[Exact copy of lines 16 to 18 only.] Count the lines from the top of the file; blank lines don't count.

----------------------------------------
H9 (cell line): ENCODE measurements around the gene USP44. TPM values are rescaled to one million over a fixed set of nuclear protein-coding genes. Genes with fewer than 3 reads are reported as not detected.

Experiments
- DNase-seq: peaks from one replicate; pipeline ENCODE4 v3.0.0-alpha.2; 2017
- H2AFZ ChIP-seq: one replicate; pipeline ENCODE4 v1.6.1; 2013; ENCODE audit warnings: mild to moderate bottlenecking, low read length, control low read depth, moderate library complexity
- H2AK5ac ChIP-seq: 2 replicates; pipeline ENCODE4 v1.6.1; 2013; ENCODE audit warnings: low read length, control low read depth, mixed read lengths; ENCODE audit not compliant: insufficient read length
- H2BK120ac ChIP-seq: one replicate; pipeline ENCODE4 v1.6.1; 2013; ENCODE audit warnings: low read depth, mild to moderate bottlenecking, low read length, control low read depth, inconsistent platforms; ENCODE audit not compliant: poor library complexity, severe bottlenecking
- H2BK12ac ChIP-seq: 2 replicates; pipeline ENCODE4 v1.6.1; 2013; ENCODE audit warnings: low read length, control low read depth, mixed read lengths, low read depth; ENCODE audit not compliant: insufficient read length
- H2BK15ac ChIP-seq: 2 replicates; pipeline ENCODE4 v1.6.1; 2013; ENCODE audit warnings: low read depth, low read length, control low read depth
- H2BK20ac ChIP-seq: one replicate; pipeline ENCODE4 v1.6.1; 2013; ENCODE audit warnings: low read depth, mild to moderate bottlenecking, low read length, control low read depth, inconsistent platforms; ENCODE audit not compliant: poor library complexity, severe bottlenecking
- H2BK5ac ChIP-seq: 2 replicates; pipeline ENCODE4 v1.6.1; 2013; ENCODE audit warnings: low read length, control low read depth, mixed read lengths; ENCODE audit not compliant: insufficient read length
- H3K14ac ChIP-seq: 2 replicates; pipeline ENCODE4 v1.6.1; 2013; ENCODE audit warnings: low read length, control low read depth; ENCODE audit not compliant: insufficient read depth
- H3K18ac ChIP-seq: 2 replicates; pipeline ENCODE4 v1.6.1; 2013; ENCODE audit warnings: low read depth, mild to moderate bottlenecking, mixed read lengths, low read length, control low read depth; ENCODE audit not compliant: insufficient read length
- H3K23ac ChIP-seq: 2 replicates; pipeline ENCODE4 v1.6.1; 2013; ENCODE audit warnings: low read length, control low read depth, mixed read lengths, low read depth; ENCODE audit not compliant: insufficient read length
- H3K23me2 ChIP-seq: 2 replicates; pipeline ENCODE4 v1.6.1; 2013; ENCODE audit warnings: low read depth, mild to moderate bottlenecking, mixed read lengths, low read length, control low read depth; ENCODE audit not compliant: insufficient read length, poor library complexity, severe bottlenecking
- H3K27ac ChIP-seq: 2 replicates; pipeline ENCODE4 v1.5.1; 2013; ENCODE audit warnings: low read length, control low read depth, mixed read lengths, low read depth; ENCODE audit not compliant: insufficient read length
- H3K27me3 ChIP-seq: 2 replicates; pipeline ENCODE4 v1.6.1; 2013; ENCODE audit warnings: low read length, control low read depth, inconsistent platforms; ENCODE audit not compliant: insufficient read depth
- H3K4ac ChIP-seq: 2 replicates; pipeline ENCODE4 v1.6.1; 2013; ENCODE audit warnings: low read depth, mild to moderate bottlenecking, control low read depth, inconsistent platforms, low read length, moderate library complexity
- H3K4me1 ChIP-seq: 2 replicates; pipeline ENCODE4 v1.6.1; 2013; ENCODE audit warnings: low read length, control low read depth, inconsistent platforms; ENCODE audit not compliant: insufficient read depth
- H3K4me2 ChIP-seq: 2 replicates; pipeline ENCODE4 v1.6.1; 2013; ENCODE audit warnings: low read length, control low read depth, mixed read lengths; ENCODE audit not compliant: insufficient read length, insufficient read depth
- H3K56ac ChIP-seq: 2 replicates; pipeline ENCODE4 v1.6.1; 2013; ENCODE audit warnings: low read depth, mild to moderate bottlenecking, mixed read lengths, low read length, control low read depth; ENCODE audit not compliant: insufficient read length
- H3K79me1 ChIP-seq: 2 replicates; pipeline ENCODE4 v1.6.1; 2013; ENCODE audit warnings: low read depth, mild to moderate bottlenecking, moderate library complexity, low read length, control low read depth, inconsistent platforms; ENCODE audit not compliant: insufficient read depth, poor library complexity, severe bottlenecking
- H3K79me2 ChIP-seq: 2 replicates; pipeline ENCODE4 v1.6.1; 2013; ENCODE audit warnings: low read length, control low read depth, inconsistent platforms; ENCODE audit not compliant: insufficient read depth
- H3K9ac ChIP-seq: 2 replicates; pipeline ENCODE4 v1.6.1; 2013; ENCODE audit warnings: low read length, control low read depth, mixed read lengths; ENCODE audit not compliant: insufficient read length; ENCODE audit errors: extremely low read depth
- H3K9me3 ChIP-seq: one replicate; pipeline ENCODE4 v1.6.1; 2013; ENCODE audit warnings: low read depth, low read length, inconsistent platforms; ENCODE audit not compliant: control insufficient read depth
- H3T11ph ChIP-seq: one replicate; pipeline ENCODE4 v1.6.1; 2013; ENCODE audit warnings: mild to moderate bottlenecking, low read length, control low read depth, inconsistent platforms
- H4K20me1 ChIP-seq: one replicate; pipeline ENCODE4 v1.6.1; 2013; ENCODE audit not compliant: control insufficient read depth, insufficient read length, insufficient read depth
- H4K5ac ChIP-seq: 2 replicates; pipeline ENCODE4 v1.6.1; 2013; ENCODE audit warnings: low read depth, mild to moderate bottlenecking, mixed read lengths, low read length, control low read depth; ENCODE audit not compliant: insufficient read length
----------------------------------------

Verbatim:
- H3K27me3 ChIP-seq: 2 replicates; pipeline ENCODE4 v1.6.1; 2013; ENCODE audit warnings: low read length, control low read depth, inconsistent platforms; ENCODE audit not compliant: insufficient read depth
- H3K4ac ChIP-seq: 2 replicates; pipeline ENCODE4 v1.6.1; 2013; ENCODE audit warnings: low read depth, mild to moderate bottlenecking, control low read depth, inconsistent platforms, low read length, moderate library complexity
- H3K4me1 ChIP-seq: 2 replicates; pipeline ENCODE4 v1.6.1; 2013; ENCODE audit warnings: low read length, control low read depth, inconsistent platforms; ENCODE audit not compliant: insufficient read depth